Modern Tire Dealer

FEB 2019

Magazine for the professional tire industry

Issue link:

Contents of this Issue


Page 43 of 61

M T D F e b r u a r y 2 0 1 9 42 the truck service, I did the tire repair, I did the truck repair. I kept my sales clothes in my vehicle and sometimes I didn't make it home for three days." Sylvester initially worked out of his service vehicle and had his inventory delivered to a farm field in neighboring Avon Lake. "I rented a spot from a farmer, and I parked my vehicles there and I had my inventory delivered to me there. ey rolled the tires out into the mud and snow and that's where they landed." He eventually rented a building, grew some large accounts and saved enough money to purchase a building in a nearby industrial park. "en we grew out of that and I purchased the property here where we are now," he says. e building took three years to construct and is separated into two wings — the truck- ing side and the auto tire and service side. e middle of the building houses his office as well as the sales and accounting staff. "From my office I can see both shops. at was part of the vision and the design," he explains. "I used to sketch the building when I worked at Leaseway." TOP-NOTCH TECHS Sylvester has nearly 30 employees including himself and his wife, Rhea, who has been with him from day one. She now runs the front office. Sylvester's son-in-law, Jason, also works in the office part-time. Whether it's a new technician, salesperson or someone in the front office, Sylvester says he looks for a positive attitude and good attendance when hiring someone. "I know their qualifications when I interview them. at's why they're here. But when they're sitting in the seat and I interview them, it's all about attitude. When we bring them in we put them through a six-month training program before we let them go on their own." Sylvester has a mix of younger employees as well as employees who have been with him for more than 20 years. He tends to have a harder time training and retaining the younger generation. "e younger generation has a hard time taking direction and taking constructive criticism," he says. "eir attendance stinks, but once we work through that, it's all about building responsibility. eir pay reflects their responsibility. Within a year we usually have a decent employee." He uses a mix of platforms to attract new employees, including online ads, word- of-mouth and occasionally contacting the local tech schools. "I've utilized all of the tech schools in the past, but they're not my favorite place to go," he explains. "My issue with tech schools is that the students are taught that they're going to make $37 an hour to start and that's not reality, and they have a hard time with that." When he does find a good employee, Sylvester says he does what he can to keep them around. "It's hard to find people, let alone qualified people," he says. "at's an expense that we pick up every day in training... hoping they stay with us. I let them know that I'm here and if they need to exit for something else, then we need to talk. We stress that." BUILDING CUSTOMER RELATIONSHIPS Building a successful business doesn't happen overnight. One of the ways Sylvester has built his success is by building strong relationships with customers. Whether it's someone with a single truck or a corporation with a fleet of trucks, Sylvester values every account. "It's all about relationships and good quality service and a fair price," he says. On the truck side, Sylvester's top salesman, Mark Carpenter, has been with him for 20 years and handles fleet accounts. "He not only sells the tire brands that we sell, but he also sells our service and that, of course, helps him in his sales because they utilize the tire service and everything else that we offer," Sylvester says. About three-and-a-half years ago, John Bishop joined the business to handle com- mercial tire sales and Fuso truck sales. "He was with Continental General for years out in the Dakotas," Sylvester says. "He's doing a good job for us." Sylvester's has built a reputation of provid- ing quick, reliable service, and a lot of work goes on behind the scenes to make sure customers are 100% satisfied. Sylvester says having a one-on-one relationship is key to keeping customers from seeking out your competitors. "is building has been here 21 years, and we counted not too long ago that there's 36 competitors who have moved into my immediate area, within a four-mile radius, that do some type of my business — retail, truck, off-road, leasing, rental business or towing." S y l v e s t e r T r u c k a n d T i r e S e r v i c e Clockwise from top left: Sylvester Truck and Tire Service technician Joe Bury fin- ishes an oil change; Dale Hassel does metal fabrication work on a truck's service bed; Mike McMath concentrates while per- forming engine diagnostic work; and Car- son Hancock balances a light truck tire.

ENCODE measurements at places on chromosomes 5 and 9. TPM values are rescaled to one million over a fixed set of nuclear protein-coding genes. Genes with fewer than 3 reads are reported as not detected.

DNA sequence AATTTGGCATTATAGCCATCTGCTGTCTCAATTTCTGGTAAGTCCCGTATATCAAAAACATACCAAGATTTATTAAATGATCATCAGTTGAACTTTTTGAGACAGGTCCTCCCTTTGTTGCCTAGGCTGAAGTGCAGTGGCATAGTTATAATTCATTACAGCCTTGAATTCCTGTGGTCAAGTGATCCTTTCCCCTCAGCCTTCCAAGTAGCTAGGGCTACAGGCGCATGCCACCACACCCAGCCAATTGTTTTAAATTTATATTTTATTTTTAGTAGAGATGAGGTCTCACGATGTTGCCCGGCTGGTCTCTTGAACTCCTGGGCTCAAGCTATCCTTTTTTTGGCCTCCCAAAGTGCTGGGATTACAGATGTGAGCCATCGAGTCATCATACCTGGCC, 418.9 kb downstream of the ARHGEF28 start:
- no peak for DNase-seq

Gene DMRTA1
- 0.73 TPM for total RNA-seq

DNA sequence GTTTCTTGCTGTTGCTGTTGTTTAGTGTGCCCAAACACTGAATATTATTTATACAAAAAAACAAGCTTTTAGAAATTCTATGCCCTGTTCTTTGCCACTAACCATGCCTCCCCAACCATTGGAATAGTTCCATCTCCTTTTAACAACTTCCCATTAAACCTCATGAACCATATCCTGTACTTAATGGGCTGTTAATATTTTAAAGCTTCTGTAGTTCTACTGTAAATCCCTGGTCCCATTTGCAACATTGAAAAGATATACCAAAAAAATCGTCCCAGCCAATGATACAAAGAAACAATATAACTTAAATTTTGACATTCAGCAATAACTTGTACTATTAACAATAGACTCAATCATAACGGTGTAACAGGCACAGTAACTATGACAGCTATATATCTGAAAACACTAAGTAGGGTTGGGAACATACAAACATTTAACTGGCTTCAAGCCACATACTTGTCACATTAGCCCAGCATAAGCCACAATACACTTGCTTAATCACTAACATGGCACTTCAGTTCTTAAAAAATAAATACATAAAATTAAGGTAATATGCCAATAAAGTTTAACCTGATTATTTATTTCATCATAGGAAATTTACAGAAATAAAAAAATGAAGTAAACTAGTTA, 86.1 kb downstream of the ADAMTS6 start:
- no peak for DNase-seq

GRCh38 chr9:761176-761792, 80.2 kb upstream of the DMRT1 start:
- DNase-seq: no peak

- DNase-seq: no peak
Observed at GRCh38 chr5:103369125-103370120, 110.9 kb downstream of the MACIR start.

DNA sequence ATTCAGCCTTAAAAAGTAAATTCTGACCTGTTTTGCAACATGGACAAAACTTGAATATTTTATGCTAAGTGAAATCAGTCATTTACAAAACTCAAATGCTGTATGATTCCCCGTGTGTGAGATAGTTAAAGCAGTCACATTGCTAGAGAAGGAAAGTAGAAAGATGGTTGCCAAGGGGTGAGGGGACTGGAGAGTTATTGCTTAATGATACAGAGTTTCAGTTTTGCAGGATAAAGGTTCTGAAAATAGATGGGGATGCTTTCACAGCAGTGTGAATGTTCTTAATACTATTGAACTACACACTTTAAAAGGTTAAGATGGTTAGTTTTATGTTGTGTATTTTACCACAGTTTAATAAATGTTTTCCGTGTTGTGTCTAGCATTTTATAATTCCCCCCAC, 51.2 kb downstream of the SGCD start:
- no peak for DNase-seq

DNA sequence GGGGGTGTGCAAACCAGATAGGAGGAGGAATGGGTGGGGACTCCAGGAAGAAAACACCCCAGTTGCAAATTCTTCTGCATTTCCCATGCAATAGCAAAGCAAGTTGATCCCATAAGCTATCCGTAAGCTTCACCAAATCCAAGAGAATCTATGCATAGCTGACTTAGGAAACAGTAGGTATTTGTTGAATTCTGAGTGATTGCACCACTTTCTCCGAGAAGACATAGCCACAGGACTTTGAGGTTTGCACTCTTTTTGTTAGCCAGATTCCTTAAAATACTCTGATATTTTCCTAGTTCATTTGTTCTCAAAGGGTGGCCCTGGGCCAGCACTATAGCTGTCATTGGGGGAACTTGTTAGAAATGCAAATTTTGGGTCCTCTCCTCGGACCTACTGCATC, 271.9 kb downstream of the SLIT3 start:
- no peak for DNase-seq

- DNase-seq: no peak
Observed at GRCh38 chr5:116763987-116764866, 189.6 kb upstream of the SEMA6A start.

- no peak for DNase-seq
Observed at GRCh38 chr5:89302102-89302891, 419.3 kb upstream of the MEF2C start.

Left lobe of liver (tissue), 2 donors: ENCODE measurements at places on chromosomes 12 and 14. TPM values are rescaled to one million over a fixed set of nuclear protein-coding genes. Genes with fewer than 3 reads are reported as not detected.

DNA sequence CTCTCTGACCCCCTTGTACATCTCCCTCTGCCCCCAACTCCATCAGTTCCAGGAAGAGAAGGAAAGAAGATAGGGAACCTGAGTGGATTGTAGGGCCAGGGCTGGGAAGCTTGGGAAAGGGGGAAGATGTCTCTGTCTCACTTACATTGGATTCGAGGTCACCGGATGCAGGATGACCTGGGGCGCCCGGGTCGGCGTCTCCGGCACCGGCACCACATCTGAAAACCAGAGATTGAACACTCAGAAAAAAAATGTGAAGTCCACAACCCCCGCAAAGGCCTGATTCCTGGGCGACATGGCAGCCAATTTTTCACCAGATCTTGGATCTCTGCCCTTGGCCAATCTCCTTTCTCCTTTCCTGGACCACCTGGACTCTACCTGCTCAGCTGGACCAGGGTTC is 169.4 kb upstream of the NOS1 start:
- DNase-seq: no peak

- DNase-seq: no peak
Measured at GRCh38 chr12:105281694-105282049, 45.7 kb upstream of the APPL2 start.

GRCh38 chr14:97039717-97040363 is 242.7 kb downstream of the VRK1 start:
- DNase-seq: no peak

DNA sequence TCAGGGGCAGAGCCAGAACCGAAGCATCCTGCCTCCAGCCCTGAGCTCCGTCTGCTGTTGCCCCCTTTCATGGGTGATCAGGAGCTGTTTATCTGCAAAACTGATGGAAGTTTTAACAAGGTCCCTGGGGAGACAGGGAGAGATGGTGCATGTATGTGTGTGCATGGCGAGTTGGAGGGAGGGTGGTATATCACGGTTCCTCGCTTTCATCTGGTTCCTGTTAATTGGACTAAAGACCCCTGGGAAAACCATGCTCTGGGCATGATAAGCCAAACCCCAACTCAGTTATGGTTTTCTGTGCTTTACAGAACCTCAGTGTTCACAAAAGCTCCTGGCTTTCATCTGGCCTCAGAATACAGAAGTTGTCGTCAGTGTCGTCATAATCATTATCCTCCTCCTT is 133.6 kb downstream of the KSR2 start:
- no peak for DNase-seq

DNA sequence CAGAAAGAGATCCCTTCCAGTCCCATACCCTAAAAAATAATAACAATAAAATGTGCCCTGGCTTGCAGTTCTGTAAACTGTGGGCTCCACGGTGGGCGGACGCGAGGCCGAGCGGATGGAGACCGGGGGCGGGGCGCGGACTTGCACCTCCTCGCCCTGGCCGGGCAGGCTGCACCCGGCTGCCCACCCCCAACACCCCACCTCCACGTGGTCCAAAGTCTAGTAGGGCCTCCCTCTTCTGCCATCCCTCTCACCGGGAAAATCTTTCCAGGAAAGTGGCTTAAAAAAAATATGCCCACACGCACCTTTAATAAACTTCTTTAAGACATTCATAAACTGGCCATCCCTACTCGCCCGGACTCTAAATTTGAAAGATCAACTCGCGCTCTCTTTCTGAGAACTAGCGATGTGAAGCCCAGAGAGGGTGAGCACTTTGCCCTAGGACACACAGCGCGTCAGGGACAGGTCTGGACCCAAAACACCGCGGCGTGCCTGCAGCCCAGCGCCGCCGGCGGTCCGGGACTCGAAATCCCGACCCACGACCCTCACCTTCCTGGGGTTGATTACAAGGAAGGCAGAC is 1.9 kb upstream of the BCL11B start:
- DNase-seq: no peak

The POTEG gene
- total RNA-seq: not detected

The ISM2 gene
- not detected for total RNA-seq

Articles in this issue

Archives of this issue

view archives of Modern Tire Dealer - FEB 2019